Iron deficiency is one of the most common forms of nutrient deficiency around the world. Severe iron deficiency, also known as anaemia, affects nearly 50% of women of reproductive age in regions like South Asia, Central Africa and West Africa (in contrast to 16% of women in high-income countries).
In New Zealand, 10.6% of women aged 15-18 and 12.1% of women aged 31-50 suffer from iron deficiency. The risk increases during the third trimester of pregnancy, and the iron status must be carefully monitored to ensure good health for both the mother and baby.
As more people consider switching to plant-based diets, the risk of iron deficiency will likely increase.
We use the latest version of the Sustainable Nutrition Initiative® global food mass balance model to project nutrient availability in current and future global food systems. It suggests we can expect a gap in dietary iron by 2040 if global patterns of food production and supply remain unchanged.
This means we’ll have to address iron shortfalls in our diet, especially in populations with higher requirements such as adolescents and women. We argue that fortifying foods with iron could provide a one-stop solution to bridge nutrient gaps caused by inadequate dietary intake.
Many foods in supermarket shelves, including common staples such as bread and cereals, already have added nutrients.
Since iron-fortification strategies have the potential to prevent deficiencies in many countries, including New Zealand, we argue that introducing iron to our foods may be a convenient and cost-effective way to provide a source of dietary iron.
Shift to plant-based diets
More consumers are opting for diets that include fewer animal-sourced foods in the hope of reducing environmental impacts and emissions. Recent statistics show a 19% increase in the adoption of vegan and vegetarian diets among New Zealanders from 2018 to 2021.
Considering these plant-based diets for a sustainable food system must involve conversations about nutrient availability. Plant foods often contain high amounts of fibre and phytates, which reduce the body’s capacity to absorb the iron.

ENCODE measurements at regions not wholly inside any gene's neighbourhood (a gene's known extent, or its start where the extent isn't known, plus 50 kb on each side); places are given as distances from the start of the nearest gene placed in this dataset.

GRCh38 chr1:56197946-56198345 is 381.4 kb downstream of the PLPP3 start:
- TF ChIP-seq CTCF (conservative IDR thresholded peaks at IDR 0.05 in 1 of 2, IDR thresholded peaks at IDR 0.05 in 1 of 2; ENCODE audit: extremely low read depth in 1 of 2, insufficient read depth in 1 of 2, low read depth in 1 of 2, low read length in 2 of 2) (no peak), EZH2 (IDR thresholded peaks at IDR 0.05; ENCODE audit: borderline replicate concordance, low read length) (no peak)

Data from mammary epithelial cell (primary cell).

Iron in plant foods such as whole grains, nuts, seeds, legumes and leafy greens is known as non-heme and is less readily absorbed than heme iron in animal-sourced foods. In a mixed diet, consisting of vegetables, grains and animal-sourced foods, the consumption of some red meat, fish or poultry facilitates non-heme iron absorption.
Fortification can be a potent strategy in helping people to shift towards plant-based diets by enriching these diets with nutrients that would otherwise be lacking.
A recent study investigating this potential revealed that fortifying foods with essential micronutrients, including iron, enables a more gradual dietary adjustment. Consumers wishing to adopt more plant-based diets without compromising nutrient adequacy may find this approach helpful.
However, there’s a caveat. These iron-fortified foods often contain wheat or cereal-based ingredients, which can act as iron absorption inhibitors. As these are common breakfast foods that may be consumed with a morning coffee or tea, the inhibition effect may be even stronger due to the presence of phenolic compounds in these beverages.
One solution could be to eat iron-rich plant foods with foods high in vitamin C, such as orange juice, which helps to convert iron to a more absorbable form.
Is NZ ready for iron-fortified foods?
Although fortified foods can offer great benefits in tackling iron deficiency, some consumers are hesitant to include these foods in their diets.
Food Standards Australia New Zealand (FSANZ), a government entity responsible for developing food regulations for both nations, found many consumers had second thoughts about reaching for fortified foods, viewing them as unnatural, processed and less healthy.
This hesitancy was particularly evident when it came to non-mandatory fortifications. Added vitamins and minerals in breakfast cereals or, more recently, in plant-based milks and meat alternatives, are examples of non-mandatory or “voluntary fortification”. Consumers often perceive this as a marketing tactic rather than a health-promoting intervention.
Given the importance of adequate dietary iron intake and the projected shortage in dietary iron, it is crucial to evaluate the benefits of fortification. Educational interventions such as promoting awareness of iron deficiency and positive impacts of fortification may help improve consumers’ acceptance of these initiatives.